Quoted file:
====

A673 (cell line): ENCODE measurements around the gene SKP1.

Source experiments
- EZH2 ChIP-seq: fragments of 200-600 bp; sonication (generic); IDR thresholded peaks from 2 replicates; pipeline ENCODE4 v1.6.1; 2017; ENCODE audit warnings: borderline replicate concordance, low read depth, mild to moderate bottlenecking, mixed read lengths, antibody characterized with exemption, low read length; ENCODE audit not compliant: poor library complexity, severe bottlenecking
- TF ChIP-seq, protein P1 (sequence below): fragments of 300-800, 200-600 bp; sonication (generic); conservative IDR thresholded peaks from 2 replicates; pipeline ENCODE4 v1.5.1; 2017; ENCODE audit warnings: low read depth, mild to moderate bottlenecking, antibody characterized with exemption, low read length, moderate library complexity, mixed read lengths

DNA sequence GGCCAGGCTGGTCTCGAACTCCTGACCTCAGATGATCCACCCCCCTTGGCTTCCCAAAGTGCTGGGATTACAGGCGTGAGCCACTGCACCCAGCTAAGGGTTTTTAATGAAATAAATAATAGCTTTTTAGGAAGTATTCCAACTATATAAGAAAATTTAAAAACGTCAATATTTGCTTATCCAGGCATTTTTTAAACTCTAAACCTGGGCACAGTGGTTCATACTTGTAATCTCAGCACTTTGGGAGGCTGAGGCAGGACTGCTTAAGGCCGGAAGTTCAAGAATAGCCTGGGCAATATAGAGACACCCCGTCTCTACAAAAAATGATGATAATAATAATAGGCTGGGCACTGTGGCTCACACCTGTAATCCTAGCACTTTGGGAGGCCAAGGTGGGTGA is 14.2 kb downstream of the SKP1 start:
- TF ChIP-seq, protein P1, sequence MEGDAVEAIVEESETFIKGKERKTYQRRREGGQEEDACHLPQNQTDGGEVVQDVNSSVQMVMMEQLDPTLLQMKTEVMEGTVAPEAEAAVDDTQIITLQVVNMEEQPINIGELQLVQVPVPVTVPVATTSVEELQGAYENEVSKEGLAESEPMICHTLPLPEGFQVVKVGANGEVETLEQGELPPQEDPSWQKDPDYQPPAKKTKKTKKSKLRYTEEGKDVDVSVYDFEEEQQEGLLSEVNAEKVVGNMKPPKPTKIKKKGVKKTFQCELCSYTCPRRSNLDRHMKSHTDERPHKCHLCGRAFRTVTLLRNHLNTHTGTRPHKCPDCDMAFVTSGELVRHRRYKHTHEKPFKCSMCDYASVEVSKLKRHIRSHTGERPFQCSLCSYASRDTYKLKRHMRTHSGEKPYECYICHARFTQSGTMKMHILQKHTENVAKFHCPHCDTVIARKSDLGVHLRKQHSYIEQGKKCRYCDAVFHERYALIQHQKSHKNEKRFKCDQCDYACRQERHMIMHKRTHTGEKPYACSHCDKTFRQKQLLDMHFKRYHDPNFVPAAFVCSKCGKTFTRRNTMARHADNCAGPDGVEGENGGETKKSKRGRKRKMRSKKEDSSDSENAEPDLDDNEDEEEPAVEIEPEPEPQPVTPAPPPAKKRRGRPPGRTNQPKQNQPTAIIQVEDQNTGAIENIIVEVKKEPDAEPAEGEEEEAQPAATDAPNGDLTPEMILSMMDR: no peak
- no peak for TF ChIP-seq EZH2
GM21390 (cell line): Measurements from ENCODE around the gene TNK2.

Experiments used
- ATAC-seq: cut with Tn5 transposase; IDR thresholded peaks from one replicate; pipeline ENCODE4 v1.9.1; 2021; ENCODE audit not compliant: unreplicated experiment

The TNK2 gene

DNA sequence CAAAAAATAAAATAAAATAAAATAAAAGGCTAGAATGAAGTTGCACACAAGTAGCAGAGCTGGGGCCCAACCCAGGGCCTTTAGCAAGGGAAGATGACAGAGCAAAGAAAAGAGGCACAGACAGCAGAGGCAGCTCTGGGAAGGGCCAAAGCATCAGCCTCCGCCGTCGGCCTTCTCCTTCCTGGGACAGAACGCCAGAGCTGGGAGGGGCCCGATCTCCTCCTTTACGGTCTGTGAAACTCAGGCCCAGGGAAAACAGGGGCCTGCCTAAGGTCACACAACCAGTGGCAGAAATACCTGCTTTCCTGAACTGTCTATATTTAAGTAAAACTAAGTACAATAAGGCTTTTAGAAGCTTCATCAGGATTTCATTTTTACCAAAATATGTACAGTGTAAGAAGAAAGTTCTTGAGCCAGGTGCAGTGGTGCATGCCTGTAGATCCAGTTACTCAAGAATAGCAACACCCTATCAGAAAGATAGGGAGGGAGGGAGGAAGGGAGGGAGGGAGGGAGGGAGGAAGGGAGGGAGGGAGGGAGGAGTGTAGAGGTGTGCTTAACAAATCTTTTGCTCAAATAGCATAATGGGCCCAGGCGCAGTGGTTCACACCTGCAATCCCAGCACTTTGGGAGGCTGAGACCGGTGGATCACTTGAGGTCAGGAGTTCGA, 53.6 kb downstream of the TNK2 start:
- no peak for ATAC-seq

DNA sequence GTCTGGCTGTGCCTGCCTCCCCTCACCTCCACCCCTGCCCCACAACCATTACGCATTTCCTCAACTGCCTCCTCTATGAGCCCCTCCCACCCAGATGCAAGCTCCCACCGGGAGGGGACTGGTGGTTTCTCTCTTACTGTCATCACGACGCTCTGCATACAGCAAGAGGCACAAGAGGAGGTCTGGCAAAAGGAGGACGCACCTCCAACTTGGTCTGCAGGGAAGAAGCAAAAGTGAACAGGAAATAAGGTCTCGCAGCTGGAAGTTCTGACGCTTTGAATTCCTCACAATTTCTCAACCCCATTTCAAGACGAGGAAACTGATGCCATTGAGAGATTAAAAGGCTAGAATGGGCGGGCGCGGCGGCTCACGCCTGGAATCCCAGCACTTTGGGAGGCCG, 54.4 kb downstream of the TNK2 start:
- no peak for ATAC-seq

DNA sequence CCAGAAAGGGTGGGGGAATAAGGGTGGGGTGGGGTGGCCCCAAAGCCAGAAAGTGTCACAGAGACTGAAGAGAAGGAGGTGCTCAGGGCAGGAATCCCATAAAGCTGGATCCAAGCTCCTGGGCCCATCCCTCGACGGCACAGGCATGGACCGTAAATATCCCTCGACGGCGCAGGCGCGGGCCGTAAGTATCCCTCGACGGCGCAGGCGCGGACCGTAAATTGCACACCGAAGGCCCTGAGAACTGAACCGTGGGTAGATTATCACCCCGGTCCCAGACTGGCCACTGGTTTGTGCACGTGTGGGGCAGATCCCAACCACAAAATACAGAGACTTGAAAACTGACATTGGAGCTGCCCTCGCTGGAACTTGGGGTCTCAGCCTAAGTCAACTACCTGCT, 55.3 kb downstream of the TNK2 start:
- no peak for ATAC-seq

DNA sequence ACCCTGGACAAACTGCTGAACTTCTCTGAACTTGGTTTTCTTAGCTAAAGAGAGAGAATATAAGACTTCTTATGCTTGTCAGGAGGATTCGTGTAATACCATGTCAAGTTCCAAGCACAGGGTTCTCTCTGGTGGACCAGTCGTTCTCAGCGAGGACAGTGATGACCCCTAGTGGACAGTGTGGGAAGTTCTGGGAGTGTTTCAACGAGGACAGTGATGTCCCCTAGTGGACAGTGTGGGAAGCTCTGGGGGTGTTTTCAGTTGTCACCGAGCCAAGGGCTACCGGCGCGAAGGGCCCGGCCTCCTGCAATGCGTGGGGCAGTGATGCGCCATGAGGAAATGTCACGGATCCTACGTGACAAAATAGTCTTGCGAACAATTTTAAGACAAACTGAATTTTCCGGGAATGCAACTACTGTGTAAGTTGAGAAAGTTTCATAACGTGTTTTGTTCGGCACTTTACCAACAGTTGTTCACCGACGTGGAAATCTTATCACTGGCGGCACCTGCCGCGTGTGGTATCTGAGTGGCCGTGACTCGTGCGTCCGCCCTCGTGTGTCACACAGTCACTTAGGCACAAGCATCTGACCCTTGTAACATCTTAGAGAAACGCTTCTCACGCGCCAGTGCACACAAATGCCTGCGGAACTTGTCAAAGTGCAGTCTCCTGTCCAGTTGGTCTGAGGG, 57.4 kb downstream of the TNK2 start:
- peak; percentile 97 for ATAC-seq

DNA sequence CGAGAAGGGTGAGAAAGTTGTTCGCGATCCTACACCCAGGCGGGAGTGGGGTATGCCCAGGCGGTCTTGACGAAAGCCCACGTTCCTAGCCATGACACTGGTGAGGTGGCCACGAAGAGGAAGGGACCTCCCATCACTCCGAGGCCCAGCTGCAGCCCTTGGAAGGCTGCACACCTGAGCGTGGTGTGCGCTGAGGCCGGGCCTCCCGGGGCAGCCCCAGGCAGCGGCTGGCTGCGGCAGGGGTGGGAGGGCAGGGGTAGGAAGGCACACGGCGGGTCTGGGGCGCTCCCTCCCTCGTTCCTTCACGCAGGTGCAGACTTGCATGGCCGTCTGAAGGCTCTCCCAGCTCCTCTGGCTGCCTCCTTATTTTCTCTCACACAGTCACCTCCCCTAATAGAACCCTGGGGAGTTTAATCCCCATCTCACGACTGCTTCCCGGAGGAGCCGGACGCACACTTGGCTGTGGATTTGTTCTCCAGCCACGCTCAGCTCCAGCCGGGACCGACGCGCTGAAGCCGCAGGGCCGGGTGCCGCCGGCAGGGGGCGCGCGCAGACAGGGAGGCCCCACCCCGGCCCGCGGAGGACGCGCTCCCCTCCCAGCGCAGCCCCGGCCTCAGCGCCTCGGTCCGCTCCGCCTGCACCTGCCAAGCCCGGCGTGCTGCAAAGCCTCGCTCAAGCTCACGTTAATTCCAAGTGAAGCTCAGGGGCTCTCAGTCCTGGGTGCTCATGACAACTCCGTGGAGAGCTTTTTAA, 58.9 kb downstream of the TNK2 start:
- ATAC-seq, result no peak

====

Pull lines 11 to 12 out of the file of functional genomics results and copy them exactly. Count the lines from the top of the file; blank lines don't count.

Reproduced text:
The TNK2 gene

DNA sequence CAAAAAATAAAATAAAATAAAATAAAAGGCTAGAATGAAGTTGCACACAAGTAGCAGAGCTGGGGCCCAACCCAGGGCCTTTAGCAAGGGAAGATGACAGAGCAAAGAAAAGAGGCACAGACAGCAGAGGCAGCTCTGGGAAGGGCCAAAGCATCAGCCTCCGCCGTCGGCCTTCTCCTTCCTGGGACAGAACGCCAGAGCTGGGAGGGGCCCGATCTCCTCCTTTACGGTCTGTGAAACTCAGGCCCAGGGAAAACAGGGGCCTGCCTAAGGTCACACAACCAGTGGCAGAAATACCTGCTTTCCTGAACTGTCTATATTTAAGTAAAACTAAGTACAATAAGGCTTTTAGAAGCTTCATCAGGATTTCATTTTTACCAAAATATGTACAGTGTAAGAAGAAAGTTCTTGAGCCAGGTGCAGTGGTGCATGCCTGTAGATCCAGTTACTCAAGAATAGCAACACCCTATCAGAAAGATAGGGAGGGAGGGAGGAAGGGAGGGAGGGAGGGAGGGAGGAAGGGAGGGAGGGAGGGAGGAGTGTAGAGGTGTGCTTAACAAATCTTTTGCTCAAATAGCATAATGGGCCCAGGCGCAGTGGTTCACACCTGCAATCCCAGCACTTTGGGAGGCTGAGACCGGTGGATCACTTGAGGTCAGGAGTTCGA, 53.6 kb downstream of the TNK2 start: